The I/O devices 216 may include input devices, for example but not limited to, a keyboard, mouse, scanner, microphone, touchscreen, etc. The I/O devices 216 may also include output devices, for example but not limited to, a printer, display, etc. The I/O devices 216 may further include devices that communicate both inputs and outputs, for instance but not limited to, a modulator/demodulator (modem; for accessing another device, system, or network), a radio frequency (RF) or other transceiver, a telephonic interface, a bridge, a router, wireless router, etc.
If the general-purpose computer 200 is a PC, workstation, or the like, the software 210 in the memory 214 may further include a basic input output system (BIOS) (omitted for simplicity). The BIOS is a set of essential software routines that initialize and test hardware at startup, start the O/S 222, and support the transfer of data among the hardware devices. The BIOS is stored in ROM so that the BIOS can be executed when the general-purpose computer 200 is activated.
When the general-purpose computer 200 is in operation, the processor 212 may be configured to execute software 210 stored within the memory 214, to communicate data to and from the memory 214, and to generally control operations of the general-purpose computer 200 pursuant to the software 210. The O/S 222, may be read by the processor 212, perhaps buffered within the processor 212, and then executed.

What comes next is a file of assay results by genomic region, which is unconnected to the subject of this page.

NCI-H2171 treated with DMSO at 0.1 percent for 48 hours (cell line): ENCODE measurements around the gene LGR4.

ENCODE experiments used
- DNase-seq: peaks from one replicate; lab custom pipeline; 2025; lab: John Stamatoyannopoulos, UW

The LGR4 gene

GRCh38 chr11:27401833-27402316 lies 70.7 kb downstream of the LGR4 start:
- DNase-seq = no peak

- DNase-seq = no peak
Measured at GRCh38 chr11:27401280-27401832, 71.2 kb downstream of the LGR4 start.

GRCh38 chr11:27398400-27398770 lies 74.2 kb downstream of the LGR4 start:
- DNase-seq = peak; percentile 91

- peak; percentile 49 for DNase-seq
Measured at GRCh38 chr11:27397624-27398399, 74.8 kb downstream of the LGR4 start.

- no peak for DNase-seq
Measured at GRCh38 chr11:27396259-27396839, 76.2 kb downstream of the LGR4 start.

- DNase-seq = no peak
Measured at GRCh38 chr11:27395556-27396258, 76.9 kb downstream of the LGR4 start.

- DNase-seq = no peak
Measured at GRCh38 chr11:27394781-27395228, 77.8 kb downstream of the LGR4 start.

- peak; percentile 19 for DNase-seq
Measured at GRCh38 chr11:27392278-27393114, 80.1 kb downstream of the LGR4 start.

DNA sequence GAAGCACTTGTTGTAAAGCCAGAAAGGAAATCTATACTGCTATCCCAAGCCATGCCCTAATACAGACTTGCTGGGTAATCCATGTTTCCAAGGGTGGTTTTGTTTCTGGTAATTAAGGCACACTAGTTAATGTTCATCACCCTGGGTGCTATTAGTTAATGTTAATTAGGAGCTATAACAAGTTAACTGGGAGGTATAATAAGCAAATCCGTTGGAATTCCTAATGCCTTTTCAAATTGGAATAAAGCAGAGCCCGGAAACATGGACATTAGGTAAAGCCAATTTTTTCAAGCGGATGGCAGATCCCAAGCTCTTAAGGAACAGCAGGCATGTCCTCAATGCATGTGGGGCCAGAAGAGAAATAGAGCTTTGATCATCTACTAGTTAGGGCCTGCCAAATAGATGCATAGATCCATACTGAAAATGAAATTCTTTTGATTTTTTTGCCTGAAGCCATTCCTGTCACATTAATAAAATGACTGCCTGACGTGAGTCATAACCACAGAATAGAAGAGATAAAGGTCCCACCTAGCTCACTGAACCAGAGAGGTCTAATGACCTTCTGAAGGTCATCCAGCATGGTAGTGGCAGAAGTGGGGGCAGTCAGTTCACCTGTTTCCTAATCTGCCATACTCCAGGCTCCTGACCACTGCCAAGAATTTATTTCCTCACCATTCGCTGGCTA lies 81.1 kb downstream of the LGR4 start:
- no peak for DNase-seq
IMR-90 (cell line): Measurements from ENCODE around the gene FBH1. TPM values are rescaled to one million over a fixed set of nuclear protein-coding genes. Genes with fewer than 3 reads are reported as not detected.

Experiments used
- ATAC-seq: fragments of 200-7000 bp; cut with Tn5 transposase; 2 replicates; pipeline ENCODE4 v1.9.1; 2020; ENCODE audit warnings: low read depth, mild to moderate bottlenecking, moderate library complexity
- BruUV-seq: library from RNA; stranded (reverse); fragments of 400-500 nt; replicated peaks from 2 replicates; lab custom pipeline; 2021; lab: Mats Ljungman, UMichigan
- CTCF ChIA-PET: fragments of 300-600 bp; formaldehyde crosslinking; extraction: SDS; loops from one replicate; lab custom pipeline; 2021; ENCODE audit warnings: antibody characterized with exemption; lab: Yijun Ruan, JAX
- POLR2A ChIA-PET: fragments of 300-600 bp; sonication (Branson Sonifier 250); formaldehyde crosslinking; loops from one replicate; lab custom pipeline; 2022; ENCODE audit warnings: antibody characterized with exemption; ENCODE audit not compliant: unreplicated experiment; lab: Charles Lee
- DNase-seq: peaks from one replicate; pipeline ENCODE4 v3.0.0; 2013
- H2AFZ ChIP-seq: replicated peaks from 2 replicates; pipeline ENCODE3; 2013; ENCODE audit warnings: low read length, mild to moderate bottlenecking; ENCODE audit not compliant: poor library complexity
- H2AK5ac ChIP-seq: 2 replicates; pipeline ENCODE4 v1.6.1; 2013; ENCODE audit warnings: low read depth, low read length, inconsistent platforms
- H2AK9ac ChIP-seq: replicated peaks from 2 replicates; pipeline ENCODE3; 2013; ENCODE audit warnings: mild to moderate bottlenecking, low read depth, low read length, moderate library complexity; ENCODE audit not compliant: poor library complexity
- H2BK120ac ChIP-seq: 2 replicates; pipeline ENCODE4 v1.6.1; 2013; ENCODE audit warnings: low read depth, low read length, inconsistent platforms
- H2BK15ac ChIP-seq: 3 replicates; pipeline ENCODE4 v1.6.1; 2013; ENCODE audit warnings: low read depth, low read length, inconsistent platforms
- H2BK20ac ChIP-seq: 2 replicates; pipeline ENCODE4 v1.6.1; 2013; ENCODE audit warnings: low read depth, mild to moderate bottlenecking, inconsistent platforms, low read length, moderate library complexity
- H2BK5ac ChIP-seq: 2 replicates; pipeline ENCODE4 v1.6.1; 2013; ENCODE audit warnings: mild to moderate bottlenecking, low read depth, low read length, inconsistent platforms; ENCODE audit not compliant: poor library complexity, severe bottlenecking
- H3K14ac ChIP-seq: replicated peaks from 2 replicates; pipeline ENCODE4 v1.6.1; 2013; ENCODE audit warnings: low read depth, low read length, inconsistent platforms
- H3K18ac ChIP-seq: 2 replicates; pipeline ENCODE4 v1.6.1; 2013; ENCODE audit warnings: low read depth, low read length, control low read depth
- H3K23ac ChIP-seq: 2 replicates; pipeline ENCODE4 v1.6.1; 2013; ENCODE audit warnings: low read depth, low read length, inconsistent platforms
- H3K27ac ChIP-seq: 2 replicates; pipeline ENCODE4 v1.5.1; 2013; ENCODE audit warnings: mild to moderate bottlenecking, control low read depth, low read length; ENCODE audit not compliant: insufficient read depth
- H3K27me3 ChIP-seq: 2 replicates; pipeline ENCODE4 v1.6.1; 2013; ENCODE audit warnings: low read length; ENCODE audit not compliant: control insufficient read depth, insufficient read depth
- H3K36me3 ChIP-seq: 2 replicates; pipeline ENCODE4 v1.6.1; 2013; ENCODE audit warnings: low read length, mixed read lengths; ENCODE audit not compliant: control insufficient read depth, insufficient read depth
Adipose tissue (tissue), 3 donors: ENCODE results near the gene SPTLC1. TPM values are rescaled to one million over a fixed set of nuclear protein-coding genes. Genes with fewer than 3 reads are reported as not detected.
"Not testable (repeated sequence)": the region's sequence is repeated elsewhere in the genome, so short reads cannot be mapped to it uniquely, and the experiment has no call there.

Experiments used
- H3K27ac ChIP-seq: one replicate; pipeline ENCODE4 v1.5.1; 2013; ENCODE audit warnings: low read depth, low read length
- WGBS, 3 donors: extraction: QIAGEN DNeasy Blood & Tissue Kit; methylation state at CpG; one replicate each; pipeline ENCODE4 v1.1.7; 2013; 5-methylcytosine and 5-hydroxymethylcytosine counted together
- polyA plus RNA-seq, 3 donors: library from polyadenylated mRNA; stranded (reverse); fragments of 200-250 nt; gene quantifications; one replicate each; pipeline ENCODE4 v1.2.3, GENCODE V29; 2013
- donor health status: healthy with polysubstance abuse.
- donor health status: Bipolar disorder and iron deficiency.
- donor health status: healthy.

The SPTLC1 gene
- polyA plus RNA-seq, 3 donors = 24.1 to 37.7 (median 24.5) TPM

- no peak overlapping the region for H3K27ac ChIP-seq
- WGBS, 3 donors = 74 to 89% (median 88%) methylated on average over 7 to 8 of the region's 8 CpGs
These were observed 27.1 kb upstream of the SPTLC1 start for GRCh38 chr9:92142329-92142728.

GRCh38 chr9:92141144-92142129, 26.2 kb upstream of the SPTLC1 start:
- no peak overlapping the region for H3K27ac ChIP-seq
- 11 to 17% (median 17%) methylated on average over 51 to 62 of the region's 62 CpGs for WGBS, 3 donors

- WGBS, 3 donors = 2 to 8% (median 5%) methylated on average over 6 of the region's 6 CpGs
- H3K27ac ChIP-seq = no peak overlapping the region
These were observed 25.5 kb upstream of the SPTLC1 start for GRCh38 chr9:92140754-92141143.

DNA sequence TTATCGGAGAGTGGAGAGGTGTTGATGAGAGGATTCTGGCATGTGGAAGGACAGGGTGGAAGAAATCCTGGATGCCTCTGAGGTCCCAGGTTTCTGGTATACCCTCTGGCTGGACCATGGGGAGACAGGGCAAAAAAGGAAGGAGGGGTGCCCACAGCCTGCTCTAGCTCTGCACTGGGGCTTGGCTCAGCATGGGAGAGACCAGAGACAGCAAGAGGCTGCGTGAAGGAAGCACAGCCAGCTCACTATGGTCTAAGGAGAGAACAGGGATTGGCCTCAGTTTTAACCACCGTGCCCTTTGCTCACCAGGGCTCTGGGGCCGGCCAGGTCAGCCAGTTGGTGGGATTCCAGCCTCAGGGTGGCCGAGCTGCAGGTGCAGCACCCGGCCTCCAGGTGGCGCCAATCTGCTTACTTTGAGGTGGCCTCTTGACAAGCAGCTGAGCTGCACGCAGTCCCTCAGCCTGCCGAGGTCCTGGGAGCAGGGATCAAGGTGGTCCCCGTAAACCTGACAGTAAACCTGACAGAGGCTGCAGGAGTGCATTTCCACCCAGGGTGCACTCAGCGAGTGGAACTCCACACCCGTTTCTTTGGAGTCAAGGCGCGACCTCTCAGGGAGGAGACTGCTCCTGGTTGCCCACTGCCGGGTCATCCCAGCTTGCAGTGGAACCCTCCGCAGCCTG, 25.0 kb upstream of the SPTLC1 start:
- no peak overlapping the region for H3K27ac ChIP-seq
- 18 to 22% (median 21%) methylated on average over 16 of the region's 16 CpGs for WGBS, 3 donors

When the mine production system 100 is at least partially implemented in software 210, as is shown in
Using accurate position information derived as described herein, a truck allocation algorithm, stored in logic units of the central computer unit 102 and/or the mobile computer units 105, may compute a set of optimal truck assignments which minimize excess travel time, truck waiting time, and shovel idle time. By way of example, the algorithm may compute and/or manipulate one or more of the following variables: